Rates of increase in total health spending have been holding at 4-6 percent per year recently, and per capita spending — which is most analogous to premiums — has been rising about a percentage point below that. These are strikingly low numbers to those of us who have been studying health costs for a long time. A 4 percent increase in health premiums is good news, although good news is seldom “news.” But will it last?
No one has yet been able to disentangle the causes of the slowdown persuasively. Health care use and the economy have always been closely tied, and my sense is that the recession and slow recovery are responsible for much of the recent health spending and premium trends. Increases in recent years in cost sharing through high deductible plans have probably played a supporting role. In tough times, when wages are flat, people avoid using the health care system if they can. We also know that higher out-of-pocket costs deter utilization, so it’s reasonable to assume that the growth of high-deductible plans and other forms of cost sharing has had an impact on health care use, magnifying the effect of the economy.”
Other survey findings
Now in its 14th year, the 2012 Employer Health Benefits Survey is a joint project of the Kaiser Family Foundation and the Health Research & Educational Trust. The survey was conducted between January and of 2012 and included 3,326 randomly selected, non-federal public and private firms with three or more employees (2,121 of which responded to the full survey and 1,205 of which responded to a single question about offering coverage). For more information on the survey methodology, click here.
Other findings from the 2012 Employer Health Benefits Survey study include:
- Employee offer (coverage) rate. This year, 61 percent of firms offer health benefits to their workers – statistically unchanged from last year.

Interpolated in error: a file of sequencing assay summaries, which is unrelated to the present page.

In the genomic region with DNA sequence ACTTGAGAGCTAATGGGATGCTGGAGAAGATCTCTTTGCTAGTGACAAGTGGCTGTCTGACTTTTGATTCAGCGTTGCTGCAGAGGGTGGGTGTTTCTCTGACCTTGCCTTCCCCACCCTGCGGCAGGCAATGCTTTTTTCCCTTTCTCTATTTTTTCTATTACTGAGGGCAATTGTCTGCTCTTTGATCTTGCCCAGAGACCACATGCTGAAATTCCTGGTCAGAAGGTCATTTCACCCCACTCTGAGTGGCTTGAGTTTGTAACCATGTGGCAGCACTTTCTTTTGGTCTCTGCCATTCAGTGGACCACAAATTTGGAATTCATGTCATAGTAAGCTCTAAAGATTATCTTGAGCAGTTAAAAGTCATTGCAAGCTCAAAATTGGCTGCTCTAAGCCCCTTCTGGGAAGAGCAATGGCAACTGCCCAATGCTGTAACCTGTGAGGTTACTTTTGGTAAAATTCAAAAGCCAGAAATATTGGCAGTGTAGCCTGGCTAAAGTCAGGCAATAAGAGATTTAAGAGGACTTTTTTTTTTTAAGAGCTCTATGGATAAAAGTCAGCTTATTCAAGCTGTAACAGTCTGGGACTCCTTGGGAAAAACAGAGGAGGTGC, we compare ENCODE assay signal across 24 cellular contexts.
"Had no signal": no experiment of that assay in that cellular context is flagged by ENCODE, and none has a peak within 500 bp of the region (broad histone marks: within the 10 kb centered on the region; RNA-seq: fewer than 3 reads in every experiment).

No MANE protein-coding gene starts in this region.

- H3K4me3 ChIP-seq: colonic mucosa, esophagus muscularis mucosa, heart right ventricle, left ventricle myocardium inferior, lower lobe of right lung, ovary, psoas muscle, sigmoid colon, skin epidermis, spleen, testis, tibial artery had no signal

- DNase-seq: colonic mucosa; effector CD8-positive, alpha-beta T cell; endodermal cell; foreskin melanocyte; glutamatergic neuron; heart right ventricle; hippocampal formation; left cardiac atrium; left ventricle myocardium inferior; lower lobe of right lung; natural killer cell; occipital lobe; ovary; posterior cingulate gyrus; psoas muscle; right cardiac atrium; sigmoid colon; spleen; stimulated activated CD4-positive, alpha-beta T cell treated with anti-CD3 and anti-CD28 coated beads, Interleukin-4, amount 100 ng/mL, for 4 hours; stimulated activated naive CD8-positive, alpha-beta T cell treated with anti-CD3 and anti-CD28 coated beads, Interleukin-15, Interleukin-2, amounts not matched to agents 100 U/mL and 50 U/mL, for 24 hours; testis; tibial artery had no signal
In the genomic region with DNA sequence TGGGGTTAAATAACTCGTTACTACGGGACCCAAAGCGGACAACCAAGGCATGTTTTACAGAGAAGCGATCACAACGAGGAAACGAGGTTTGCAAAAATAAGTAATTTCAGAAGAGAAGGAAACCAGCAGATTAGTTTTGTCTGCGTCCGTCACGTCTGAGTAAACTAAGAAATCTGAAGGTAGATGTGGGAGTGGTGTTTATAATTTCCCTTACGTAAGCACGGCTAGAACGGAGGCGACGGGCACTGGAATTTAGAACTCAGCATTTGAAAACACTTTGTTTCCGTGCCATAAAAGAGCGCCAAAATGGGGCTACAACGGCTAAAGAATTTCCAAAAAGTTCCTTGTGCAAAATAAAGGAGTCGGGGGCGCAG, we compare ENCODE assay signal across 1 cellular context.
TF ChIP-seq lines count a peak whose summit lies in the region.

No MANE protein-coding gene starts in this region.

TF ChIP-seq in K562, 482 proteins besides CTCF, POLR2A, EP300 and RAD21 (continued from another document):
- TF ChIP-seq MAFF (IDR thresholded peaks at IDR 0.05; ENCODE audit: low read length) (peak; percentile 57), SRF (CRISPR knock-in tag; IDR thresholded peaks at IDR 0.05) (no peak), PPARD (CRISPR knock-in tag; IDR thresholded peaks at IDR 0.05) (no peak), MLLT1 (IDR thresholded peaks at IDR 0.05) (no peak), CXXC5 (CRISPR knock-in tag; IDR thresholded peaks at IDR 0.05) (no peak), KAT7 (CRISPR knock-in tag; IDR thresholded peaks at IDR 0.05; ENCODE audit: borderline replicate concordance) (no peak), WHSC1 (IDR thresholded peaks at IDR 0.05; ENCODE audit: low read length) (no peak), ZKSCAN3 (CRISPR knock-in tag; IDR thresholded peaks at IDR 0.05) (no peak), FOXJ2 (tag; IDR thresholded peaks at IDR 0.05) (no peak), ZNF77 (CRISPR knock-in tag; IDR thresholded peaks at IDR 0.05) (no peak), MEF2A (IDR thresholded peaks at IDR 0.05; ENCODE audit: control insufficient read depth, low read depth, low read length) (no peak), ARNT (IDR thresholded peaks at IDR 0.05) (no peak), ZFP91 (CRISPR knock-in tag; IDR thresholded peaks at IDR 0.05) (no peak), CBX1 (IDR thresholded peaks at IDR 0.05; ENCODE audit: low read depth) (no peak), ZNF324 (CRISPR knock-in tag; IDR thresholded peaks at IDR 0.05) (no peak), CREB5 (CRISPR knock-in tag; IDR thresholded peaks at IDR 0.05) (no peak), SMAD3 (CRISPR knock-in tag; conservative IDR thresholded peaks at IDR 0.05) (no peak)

- Cost-sharing for office visits, emergency care and drugs. Covered workers facing co-payments for in-network physician office visits on average pay $23 for primary care and $33 for specialty care. For emergency-room visits, average co-pays are $118. For drug plans with three or more tiers, average co-pays are $10 for generic drugs, $29 for preferred brand- name drugs, $51 for non-preferred brand-name drugs, and $79 for specialty drugs.
- Domestic partner benefits. In 2012, 31 percent of employers offer health benefits to same- sex domestic partners, up from 21 percent three years earlier. This year, 37 percent of firms offer such benefits to unmarried opposite-sex partners, up from 31 percent in 2009.
- Flexible Spending Accounts and Pre-Tax Premiums. Large employers are more likely than small ones to allow workers to pay their share of premiums with pre-tax income (91 percent, compared to 41 percent) and to contribute pre-tax dollars to Flexible Spending Accounts (76 percent, compared to 17 percent)
You can find the complete survey here. As I noted last year, it’s well worth reading if you manage health care costs — either for your company, your family, or both. And with so many changes coming due to health care reform, this gives you some insight into what everyone else is doing to cope, and what you might consider doing, too.